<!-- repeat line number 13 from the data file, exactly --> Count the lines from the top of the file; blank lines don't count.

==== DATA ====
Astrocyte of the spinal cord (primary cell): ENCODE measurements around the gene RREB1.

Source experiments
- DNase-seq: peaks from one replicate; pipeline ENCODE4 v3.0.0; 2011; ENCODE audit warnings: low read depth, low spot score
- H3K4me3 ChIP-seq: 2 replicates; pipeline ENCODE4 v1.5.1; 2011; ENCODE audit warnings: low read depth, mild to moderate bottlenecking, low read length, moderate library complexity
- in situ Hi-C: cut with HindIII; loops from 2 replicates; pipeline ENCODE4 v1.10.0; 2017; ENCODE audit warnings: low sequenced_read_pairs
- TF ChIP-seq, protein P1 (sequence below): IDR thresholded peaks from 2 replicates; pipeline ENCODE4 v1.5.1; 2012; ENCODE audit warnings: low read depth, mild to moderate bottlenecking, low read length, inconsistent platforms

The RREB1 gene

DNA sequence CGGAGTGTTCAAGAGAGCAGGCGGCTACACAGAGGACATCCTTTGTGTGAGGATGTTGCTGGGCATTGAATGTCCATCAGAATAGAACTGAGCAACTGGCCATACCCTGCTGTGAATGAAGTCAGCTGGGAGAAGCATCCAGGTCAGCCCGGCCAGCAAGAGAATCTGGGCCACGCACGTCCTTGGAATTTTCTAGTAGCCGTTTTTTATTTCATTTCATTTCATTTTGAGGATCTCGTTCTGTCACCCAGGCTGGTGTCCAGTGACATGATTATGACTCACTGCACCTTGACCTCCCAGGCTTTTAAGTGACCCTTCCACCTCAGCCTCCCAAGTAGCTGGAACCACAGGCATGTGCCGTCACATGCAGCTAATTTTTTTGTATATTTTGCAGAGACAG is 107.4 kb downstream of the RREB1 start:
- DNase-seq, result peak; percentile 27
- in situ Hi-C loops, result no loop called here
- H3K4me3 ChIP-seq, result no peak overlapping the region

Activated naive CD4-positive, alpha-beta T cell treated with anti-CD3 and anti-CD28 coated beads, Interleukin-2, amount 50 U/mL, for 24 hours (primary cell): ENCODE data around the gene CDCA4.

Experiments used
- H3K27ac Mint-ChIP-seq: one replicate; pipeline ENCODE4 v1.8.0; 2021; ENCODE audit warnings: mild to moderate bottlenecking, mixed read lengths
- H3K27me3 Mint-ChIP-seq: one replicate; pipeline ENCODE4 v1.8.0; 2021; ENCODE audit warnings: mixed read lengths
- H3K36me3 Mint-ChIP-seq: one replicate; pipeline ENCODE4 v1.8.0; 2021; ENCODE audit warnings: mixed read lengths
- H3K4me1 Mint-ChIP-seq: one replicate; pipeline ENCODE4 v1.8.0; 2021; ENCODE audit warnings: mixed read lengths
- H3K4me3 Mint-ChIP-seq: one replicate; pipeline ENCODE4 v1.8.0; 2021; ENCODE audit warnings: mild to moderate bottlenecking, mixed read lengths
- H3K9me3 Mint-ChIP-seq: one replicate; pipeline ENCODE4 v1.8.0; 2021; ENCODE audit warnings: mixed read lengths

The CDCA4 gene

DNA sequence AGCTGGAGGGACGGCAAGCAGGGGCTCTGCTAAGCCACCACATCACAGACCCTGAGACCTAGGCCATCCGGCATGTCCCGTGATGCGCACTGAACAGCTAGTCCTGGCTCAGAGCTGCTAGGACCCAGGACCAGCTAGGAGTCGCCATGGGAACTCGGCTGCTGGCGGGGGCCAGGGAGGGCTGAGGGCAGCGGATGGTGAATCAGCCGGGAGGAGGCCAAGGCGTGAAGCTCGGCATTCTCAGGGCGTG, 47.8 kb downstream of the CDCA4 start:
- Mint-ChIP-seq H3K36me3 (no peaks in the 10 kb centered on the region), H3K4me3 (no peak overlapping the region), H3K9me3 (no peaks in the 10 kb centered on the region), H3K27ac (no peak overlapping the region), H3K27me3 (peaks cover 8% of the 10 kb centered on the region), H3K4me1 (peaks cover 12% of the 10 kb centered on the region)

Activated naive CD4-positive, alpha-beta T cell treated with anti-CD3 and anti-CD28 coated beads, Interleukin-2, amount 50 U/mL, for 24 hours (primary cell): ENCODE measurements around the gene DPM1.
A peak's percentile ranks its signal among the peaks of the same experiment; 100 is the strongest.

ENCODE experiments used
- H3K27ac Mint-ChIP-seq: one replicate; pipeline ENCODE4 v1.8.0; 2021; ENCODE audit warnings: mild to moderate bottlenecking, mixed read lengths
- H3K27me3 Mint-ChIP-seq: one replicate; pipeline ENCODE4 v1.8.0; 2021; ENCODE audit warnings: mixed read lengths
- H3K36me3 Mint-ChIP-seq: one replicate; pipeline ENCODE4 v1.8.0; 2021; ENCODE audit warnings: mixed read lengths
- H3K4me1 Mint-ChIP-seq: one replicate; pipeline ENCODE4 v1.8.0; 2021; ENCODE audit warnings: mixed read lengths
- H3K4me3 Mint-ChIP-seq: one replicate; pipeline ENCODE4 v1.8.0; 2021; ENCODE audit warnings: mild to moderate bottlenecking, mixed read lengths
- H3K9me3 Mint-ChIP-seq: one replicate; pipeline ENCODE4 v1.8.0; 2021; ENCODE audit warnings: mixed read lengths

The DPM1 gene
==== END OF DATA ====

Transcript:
Experiments used